The PalaisTalk series is intended to reach an even broader public audience: host Andrea Thilo holds conversations with remarkable personalities such as extreme mountain climber Stefan Glowacz, actor Benno Fürmann and human-rights activist and writer Waris Dirie, whose talk was about the anniversary edition of her bestseller Desert Flower, the fight against taboos and the struggle for women's rights.
Experiments at the PalaisPopulaire with a piece of software called Tiltbrush will also show how sport and art can come together. Under the title Moving Arts, athletes will be able to create a work of art that represents their sport. In the process, energy, movement and body control are transformed into abstract lines – and into virtual sculptures that can be experienced in a digital gallery. The first to take part is discus thrower and U23 European champion Kristin Pudenz.
The educational program is equally energetic. Alongside audioguides in the PalaisPopulaire app for mobile devices, there will be guided tours and workshops for all ages and interests. And nearby, young people can try out parkour – the use of urban architecture to perform acrobatic running – on a specially designed course.
A building with a glamorous history
Parkour, art and high literature: the Prinzessinnenpalais seems made for this exciting mixture. After all, the building itself is a place full of contrasts. Built in the early 18th Century and destroyed in World War II, it was rebuilt by GDR architect Richard Paulick in the 1960s, with reinforced concrete behind a baroque façade.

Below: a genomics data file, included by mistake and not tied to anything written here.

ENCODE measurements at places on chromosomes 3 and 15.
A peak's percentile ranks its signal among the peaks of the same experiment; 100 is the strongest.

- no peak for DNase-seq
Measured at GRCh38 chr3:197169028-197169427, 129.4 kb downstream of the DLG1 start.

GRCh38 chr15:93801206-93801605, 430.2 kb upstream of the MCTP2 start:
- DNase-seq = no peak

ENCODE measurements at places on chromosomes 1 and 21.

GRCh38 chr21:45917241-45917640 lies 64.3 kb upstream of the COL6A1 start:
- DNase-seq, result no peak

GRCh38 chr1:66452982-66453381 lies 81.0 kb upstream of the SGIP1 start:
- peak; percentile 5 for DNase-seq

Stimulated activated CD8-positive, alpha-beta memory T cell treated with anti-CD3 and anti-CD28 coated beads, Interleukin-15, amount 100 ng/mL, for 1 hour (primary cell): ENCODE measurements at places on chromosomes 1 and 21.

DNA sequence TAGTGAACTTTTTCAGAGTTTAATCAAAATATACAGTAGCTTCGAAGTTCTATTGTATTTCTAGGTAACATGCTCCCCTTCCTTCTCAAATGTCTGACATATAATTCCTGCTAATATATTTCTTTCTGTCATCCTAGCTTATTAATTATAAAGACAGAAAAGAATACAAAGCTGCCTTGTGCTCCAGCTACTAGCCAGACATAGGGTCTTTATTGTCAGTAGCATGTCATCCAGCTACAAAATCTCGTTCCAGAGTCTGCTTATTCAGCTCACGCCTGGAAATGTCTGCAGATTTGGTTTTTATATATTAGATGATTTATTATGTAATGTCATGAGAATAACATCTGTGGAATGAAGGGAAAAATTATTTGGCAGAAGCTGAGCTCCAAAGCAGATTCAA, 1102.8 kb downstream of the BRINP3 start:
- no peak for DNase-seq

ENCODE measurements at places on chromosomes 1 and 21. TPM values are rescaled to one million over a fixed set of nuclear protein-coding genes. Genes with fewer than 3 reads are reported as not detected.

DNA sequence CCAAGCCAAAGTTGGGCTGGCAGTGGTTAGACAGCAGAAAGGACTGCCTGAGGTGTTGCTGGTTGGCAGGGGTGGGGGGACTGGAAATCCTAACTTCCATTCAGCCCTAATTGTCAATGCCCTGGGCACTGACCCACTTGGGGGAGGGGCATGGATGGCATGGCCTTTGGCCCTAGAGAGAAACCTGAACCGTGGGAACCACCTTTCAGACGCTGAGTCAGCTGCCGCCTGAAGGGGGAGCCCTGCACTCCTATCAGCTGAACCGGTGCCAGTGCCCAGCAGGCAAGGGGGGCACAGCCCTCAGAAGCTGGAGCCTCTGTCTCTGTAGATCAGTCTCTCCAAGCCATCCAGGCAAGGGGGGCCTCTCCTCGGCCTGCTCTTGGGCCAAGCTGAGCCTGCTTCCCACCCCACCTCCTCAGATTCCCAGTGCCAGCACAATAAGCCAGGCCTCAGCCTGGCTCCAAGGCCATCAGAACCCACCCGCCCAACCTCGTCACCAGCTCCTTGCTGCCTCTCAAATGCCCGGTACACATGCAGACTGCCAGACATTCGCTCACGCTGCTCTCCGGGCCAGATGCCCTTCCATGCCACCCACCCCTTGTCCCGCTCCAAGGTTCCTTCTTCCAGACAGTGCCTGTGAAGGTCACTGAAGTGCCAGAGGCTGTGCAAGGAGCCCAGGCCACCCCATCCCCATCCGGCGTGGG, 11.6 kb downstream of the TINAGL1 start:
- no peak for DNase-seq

The architectural firm responsible for the refurbishment, Kuehn Malvezzi, specializes in museum construction and was keen to emphasise these contrasts. Today, the historic shell houses large bright spaces with a contemporary feel. The clear lines of the structural framework with its exposed concrete pillars form a calm neutral background for the artworks on display. The central point of the exhibition space is the rotunda, which features a round staircase with a historic rococo landing from the former Burg Castle.
Thanks to augmented reality and PalaisPopulaire TimeMachine, another app that you can download onto selected mobile devices and use during your visit, you can watch as the widow of Emperor Friedrich III walks through the palace. Meanwhile, the museum café LePopulaire will take you to yet another place in time. The legendary Königin-Luise-Torte (Queen Louise Tart) is on the menu as a reminder of the Opera Café that was housed in the Prinzessinnenpalais until 2012. Naturally, it is also accompanied by modern fusion cuisine.
And yet another in-house tradition is still being maintained at the PalaisPopulaire: the legendary disco nights in the Opera Café from the GDR period. International DJs from different genres will play once per exhibition in ClubPopulaire with sets inspired by the exhibition. There will also be interventions and performances, and you can even dance around the artworks. This unlikely combination means that the PalaisPopulaire will be right at home in Berlin. It is a forum every bit as colourful and diverse as the city itself.
Sarah Elsing is a freelance cultural journalist in Berlin. Her work on art, architecture, literature and the zeitgeist has appeared in Frankfurter Allgemeine Zeitung, Monopoly and Die Zeit. For Deutschlandfunk Kultur she works as a writer and editor for the programs Lesart and Conclusion. She has also written for the Germany edition of WERTE, the client magazine of Deutsche Bank Wealth Management.